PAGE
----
A Case Study of the Emergence of Data Analytics in Health Care

A Case Study of the Emergence of Data Analytics in Health Care

Au Vo (Claremont Graduate University, Claremont, CA, USA) and Rahul Bhaskar (Steven G. Mihaylo College of Business and Economics, California State University, Fullerton, Fullerton, CA, USA)
Copyright: © 2012 |Pages: 7
DOI: 10.4018/jcit.2012100105

Abstract

In the era of health care reforms, the executives and CEO of the SBC Company are faced with many questions. They wonder about the impact of these changes on their market share. They also wanted to determine the impact on prices they can charge for their services. The changes in the ways the health care will be bought were causing a rapid transformation in the behavior of the consumers. The executives determined that they need to focus on specific areas to keep abreast of all the changes. These will have a profound impact on the information technology implementation across the company. For example, the need for analyzing a large amount of data and data in real time was becoming acute among many departments; there was a need for different skillsets in the employees in almost all the departments across the company. These changes across the industry were presenting new and unique challenges to the executive team.
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Organizational Background

Health care reform is a significant change for the health care industry in generations. The CEO of the SBC Company was aware of the fact that these reforms will have an impact on his organization. He and his executive team were very interested in determining the exact nature and magnitude of this impact on their company. They knew that the health care industry will never be the same. The reform will bring more than 34 million additional individuals into the system.

After functioning for more than 25 years, SBC had to change its operations completely if it expected to survive all the changes its executives expected in the market. The market demanded that providers and payers rethink their business models. SBC was not a new company in this market. It was a premier health care insurance payer that had presence in California and Arizona. SBC served almost 3 million members. Since it is an integrated health care provider, it operates many hospitals and smaller medical facilities in major California metropolitan areas, for instance Los Angeles, and surrounding areas. In Arizona, it has two hospitals, one in Phoenix and another in Tucson. SBC employs more than 2,000 physicians, 5000 nurses, and approximately 3,000 employees in the medical services.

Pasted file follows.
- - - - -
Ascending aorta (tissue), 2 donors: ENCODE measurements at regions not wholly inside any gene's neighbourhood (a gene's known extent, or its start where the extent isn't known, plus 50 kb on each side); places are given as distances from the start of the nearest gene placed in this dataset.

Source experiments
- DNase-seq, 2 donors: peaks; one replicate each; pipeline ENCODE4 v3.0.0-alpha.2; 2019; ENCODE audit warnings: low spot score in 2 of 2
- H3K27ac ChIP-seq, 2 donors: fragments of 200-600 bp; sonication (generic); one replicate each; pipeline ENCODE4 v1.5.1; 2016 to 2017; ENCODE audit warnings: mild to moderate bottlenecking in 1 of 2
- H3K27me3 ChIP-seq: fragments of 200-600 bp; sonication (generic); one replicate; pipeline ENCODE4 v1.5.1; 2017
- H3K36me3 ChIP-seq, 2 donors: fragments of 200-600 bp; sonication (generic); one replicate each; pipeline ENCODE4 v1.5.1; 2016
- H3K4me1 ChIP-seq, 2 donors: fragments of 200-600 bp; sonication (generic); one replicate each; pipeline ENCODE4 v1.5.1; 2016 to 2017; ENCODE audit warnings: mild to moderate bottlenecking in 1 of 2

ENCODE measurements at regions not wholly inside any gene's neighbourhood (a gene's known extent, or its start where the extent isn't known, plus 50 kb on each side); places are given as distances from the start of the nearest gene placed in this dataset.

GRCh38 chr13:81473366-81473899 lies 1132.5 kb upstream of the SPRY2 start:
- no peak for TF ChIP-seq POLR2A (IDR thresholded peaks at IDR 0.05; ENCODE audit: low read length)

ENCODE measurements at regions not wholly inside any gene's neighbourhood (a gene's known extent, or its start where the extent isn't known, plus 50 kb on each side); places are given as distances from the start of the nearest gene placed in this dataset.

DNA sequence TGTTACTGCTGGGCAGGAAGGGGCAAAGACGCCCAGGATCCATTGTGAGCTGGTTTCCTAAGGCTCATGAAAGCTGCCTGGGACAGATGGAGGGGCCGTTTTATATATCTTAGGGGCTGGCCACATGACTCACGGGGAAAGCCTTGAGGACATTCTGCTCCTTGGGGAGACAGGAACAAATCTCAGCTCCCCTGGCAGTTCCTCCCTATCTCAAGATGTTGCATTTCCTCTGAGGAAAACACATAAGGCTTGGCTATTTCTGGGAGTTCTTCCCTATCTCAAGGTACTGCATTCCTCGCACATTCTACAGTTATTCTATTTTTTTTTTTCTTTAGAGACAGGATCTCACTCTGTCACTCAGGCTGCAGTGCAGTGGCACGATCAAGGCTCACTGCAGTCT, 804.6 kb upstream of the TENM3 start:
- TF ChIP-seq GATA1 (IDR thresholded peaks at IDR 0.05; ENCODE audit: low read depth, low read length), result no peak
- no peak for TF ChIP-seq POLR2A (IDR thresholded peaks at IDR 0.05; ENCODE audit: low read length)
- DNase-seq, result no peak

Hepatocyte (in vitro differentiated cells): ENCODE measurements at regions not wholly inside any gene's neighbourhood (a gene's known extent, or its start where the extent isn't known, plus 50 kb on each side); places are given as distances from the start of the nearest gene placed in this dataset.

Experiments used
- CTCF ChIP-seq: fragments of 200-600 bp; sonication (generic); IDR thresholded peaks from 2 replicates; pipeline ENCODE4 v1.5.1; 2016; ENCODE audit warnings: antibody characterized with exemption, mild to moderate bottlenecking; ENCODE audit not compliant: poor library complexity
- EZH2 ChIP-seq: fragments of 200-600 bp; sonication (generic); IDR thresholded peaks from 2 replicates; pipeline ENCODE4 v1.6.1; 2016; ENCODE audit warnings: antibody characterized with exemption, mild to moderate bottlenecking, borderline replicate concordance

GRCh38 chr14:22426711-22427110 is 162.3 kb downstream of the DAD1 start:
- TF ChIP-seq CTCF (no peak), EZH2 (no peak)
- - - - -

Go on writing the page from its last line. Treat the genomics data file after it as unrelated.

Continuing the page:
Besides being a prominent primary care provider, SBC is known for an exceptional service in internal medicine. It also provides special care in oncology, neurology, and cardiology. SBC also has contracts with several specialty clinics. These include obstetrics, gynecology, and urology clinics.

The Information Technology systems across the health insurance department and the health care facilities are well-connected. Once the customers sign-up for the insurance plans, they are given a unique identifier number that can be used across the complete system. As the patients use various health services in SBC, their medical records are updated. The physicians and other personnel across the hospitals and insurance have access to the data as soon as it is entered into the system.

The automation is not completed at SBC therefore some work is still done using paper records. The referrals to smaller specialty facilities are done using paper-based medical records. Patient’s records are printed and sent to the external clinic. The specialty facilities manually update the records and give SBC back the report with the test results and services performed.

After 25 years of thriving, the organization was on the verge of the biggest change it had ever faced – the health care reform. The CEO and his executives desired to utilize the changing market conditions to their advantage. The health care reform represented many challenges but they were determined as a team, led by the visionary CEO, to turn the challenges into opportunities.

The group was divided into various functions. Figure 1 is the company’s organizational chart.

Figure 1.

SBC company organizational chart

Executives were aware that there was a general lack of experienced personnel with the right depth of knowledge in information technology strategy, analytics and change management. They knew that these were the very skillsets that were needed, if the company was going to be successful.

Setting The Stage

The Patient Protection and Affordable Care Act (2010), also known as PPACA, brought new tsunami to the already-chaotic health care industry. Already swamped with the implementation of ICD-10 coding and meaningful electronic health record as required in the previous laws, the health care industry needed to implement more changes as required by the PPACA. Ever since the law was introduced and made its way through Congress, it has faced endless scrutiny. The requirement in PPACA that US Citizens are forced to purchase health insurance or face fines has become a lightning rod for multiple debates. The law became so controversial that 26 States challenged the ruling of the law in the Supreme Court as unconstitutional. When the Supreme Court finally decided the PPACA fate in 2012, Congress did not shy away from commencing the repeal process.

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